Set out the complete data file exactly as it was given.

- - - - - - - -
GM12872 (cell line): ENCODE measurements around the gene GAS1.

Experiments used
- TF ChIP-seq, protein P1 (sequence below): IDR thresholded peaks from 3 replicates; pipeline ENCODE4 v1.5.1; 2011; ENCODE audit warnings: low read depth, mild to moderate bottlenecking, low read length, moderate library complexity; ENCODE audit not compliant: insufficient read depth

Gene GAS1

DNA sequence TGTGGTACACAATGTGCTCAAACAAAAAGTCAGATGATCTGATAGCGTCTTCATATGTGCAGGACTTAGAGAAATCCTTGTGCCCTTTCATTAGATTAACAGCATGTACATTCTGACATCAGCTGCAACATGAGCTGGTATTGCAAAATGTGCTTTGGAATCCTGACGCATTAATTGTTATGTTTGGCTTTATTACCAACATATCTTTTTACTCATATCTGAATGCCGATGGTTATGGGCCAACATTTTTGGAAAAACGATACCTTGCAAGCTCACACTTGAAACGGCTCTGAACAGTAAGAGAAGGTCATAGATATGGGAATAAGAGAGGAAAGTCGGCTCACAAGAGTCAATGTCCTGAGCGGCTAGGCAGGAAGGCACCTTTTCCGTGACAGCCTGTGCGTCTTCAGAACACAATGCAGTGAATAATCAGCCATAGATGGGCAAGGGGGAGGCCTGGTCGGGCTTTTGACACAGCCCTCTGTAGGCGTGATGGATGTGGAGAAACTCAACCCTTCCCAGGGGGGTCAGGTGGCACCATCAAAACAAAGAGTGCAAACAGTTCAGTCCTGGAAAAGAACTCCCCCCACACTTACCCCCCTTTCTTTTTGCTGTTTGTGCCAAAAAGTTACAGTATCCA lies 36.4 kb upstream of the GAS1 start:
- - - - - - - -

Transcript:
GM12872 (cell line): ENCODE measurements around the gene GAS1.

Experiments used
- TF ChIP-seq, protein P1 (sequence below): IDR thresholded peaks from 3 replicates; pipeline ENCODE4 v1.5.1; 2011; ENCODE audit warnings: low read depth, mild to moderate bottlenecking, low read length, moderate library complexity; ENCODE audit not compliant: insufficient read depth

Gene GAS1

DNA sequence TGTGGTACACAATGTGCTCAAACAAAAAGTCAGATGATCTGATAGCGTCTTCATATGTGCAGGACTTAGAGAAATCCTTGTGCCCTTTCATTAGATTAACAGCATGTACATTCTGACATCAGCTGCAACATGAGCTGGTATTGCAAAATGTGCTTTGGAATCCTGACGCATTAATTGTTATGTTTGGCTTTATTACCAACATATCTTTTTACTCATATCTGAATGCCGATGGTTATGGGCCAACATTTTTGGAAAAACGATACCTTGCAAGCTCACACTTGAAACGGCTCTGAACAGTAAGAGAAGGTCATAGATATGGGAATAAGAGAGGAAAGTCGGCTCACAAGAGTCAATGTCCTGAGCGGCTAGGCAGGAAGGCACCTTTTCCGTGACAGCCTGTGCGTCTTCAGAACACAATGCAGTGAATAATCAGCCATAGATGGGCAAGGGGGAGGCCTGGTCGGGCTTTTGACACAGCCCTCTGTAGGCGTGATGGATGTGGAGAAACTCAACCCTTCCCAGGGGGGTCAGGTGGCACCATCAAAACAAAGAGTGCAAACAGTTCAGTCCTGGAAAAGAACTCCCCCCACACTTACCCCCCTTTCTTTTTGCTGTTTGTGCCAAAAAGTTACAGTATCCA lies 36.4 kb upstream of the GAS1 start: